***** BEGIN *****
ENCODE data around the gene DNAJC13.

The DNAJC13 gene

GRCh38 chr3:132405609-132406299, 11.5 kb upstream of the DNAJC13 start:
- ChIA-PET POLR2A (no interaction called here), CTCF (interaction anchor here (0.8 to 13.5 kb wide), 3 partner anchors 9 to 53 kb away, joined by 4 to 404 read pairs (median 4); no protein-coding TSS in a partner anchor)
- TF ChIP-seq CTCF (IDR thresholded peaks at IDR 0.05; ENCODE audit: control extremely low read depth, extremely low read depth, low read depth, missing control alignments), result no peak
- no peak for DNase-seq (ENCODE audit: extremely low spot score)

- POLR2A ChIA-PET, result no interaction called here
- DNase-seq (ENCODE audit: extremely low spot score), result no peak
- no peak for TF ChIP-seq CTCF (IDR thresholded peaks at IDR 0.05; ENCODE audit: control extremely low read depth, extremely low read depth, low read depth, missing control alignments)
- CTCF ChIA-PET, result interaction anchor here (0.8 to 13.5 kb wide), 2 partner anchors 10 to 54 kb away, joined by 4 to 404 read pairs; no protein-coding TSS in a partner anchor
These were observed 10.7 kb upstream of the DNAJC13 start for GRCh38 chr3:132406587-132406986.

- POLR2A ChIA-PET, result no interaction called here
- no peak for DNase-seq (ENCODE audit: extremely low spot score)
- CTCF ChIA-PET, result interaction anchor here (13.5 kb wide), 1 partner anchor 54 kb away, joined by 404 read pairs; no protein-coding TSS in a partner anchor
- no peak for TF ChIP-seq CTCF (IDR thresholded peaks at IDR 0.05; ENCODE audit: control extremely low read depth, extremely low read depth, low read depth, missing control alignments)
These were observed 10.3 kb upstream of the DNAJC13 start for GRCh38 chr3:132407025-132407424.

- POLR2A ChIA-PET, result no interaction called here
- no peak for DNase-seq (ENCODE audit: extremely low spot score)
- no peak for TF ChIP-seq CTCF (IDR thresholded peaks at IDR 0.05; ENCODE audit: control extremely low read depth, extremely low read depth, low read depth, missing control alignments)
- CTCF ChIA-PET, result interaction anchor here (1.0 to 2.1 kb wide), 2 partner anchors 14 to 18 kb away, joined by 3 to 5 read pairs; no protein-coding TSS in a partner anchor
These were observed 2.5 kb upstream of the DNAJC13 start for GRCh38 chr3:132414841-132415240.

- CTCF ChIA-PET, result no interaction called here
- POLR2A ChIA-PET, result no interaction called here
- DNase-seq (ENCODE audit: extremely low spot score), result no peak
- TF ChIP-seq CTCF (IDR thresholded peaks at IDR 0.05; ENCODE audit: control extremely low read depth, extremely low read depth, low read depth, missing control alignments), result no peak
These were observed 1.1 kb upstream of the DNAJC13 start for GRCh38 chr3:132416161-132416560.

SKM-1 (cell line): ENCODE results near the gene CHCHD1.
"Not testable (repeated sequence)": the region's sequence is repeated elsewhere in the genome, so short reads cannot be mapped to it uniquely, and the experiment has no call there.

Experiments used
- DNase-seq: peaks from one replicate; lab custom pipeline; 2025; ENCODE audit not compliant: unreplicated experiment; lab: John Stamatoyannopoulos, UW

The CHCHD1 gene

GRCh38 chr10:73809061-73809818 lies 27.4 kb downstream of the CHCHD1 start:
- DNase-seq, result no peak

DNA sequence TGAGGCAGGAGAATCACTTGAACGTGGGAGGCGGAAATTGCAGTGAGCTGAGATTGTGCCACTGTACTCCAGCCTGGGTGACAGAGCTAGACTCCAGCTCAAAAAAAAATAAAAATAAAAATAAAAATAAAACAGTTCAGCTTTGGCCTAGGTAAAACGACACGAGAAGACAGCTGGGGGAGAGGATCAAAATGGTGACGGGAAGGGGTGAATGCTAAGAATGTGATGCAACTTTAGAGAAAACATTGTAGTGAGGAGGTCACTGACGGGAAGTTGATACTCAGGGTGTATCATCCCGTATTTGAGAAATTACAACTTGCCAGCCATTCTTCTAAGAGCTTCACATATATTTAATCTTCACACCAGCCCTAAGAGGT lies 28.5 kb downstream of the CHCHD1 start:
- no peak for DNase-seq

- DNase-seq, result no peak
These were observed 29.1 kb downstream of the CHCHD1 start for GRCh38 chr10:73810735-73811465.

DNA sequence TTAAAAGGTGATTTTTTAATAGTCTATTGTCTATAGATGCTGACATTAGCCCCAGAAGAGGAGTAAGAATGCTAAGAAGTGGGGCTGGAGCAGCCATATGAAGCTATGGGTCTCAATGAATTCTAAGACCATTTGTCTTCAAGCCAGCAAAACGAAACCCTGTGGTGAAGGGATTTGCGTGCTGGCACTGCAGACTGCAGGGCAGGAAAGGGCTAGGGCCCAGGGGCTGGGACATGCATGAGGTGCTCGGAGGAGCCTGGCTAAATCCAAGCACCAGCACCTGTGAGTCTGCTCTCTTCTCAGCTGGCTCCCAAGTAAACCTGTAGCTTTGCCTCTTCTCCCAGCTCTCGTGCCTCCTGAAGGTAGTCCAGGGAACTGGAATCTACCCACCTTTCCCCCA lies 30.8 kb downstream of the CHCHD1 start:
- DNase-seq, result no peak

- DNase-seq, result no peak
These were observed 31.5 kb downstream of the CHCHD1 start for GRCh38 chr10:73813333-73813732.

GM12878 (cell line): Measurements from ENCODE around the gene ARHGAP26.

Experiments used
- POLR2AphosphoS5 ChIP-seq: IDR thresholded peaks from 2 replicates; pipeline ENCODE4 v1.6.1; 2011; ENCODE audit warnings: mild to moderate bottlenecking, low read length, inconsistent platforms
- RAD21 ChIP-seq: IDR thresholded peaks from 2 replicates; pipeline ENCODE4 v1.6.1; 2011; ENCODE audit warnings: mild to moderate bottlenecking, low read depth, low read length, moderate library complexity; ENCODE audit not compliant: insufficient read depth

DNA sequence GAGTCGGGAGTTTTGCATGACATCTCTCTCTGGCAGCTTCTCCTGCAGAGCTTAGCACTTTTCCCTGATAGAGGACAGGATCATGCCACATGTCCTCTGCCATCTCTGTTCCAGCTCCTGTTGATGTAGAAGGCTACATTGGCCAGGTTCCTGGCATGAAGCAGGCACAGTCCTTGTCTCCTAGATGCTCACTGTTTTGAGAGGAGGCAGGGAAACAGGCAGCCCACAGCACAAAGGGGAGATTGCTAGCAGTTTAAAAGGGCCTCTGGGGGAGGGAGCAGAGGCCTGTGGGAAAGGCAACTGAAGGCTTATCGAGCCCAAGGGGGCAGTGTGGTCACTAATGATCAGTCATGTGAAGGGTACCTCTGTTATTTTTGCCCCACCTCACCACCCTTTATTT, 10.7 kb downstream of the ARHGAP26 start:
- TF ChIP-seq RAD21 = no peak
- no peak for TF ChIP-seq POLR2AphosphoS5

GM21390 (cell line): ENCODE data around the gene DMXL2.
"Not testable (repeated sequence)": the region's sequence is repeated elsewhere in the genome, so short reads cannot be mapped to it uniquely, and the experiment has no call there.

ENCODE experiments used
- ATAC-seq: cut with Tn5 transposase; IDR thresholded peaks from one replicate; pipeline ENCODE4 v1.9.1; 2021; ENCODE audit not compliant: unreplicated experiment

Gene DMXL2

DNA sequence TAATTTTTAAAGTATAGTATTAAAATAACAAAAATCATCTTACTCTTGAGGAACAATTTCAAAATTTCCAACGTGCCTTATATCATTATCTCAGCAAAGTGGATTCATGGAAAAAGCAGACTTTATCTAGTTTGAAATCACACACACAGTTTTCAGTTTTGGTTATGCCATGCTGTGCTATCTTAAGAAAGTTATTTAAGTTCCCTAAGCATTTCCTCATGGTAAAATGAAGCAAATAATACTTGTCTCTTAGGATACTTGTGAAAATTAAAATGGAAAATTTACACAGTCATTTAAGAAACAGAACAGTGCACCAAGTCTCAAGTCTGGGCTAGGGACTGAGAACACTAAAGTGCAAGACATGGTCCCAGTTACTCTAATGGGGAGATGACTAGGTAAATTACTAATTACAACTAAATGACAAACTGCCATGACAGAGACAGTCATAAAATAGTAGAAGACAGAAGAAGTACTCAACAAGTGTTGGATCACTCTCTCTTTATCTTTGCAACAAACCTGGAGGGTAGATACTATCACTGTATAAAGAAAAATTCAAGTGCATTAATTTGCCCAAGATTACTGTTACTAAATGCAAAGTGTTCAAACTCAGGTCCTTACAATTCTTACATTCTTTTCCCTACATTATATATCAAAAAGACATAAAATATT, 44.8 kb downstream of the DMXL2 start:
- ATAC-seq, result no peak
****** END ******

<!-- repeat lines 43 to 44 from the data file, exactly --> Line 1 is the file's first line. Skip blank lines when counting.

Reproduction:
Experiments used
- POLR2AphosphoS5 ChIP-seq: IDR thresholded peaks from 2 replicates; pipeline ENCODE4 v1.6.1; 2011; ENCODE audit warnings: mild to moderate bottlenecking, low read length, inconsistent platforms